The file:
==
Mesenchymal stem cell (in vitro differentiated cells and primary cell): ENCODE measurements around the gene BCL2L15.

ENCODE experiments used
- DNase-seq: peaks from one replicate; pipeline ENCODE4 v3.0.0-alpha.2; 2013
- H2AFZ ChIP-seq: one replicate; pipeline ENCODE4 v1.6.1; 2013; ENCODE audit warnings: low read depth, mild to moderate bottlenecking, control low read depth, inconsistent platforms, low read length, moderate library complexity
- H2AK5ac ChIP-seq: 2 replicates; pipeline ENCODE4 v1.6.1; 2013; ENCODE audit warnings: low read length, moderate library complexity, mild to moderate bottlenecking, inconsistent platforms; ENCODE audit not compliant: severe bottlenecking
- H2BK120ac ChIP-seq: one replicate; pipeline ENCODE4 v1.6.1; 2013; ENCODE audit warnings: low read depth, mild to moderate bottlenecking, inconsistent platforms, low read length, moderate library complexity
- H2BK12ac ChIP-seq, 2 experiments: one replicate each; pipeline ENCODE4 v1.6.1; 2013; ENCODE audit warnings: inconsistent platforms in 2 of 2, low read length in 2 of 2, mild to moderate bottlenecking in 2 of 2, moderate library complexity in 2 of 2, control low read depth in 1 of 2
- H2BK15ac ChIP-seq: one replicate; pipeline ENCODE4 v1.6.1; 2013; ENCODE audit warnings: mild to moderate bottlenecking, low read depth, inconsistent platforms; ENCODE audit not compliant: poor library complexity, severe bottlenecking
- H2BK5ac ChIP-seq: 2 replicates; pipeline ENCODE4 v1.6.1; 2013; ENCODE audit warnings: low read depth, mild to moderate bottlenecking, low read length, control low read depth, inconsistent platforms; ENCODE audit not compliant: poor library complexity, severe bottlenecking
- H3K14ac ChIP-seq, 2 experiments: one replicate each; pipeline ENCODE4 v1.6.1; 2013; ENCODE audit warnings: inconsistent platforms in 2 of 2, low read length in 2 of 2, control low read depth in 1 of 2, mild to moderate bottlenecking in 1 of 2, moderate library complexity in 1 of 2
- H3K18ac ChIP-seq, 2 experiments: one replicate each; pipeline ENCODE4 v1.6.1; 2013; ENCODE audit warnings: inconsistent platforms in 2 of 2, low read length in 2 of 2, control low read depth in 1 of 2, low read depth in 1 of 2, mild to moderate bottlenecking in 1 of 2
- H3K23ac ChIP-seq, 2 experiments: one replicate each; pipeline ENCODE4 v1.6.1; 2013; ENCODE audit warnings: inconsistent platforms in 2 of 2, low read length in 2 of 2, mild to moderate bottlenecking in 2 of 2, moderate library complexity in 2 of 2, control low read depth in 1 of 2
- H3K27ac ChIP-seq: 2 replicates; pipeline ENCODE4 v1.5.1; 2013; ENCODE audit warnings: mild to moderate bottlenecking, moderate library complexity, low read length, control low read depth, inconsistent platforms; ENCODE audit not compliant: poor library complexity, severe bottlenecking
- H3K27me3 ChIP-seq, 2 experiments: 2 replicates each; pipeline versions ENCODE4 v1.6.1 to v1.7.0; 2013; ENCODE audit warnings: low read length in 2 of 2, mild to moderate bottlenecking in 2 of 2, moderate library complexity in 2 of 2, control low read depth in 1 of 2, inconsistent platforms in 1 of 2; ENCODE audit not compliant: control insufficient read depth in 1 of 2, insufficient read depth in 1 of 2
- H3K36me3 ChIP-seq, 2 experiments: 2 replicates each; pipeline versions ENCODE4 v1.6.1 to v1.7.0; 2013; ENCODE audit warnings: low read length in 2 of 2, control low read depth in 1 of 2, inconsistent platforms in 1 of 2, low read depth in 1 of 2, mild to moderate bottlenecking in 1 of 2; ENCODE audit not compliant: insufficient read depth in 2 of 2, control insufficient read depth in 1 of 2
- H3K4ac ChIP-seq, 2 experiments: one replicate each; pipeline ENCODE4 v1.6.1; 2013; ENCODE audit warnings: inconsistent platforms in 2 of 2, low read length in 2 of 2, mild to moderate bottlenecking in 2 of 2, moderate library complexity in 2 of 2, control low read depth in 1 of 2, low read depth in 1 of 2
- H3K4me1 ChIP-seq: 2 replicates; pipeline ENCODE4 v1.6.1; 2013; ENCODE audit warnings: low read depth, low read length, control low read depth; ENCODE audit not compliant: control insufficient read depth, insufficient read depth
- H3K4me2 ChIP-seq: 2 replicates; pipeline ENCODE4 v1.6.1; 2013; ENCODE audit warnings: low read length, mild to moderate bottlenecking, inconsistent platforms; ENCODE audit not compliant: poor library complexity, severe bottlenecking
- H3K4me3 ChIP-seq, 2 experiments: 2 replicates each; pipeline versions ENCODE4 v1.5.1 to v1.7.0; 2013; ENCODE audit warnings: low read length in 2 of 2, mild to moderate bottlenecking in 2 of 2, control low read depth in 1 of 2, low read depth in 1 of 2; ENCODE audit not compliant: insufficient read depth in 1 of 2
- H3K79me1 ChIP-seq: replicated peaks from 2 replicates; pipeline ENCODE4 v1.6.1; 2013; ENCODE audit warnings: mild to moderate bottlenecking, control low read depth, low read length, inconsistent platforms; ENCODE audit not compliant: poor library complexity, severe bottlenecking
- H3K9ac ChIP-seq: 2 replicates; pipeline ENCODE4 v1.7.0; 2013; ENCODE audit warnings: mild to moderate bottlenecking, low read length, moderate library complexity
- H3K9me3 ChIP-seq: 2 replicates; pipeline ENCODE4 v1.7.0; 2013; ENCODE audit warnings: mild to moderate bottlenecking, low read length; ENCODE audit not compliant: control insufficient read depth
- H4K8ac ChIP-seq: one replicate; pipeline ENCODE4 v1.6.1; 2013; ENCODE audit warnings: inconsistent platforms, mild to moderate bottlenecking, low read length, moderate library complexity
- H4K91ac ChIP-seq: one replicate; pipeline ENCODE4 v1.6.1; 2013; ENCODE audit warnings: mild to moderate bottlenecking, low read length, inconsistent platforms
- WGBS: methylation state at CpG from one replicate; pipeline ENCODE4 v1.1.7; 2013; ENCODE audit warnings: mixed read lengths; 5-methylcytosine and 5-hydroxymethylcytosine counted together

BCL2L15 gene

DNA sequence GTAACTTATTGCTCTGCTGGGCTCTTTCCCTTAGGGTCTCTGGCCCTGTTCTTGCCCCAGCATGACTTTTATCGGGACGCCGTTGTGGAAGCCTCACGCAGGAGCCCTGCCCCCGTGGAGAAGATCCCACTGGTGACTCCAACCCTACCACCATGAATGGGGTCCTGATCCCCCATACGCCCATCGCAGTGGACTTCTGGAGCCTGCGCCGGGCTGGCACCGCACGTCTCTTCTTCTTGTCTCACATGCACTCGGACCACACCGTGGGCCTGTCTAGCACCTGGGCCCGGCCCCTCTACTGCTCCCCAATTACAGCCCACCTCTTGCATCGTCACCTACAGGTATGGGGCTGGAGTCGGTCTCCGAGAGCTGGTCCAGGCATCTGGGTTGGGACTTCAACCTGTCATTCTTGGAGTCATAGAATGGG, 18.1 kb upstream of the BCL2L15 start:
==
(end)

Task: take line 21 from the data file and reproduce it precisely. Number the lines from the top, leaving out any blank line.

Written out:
- H3K9ac ChIP-seq: 2 replicates; pipeline ENCODE4 v1.7.0; 2013; ENCODE audit warnings: mild to moderate bottlenecking, low read length, moderate library complexity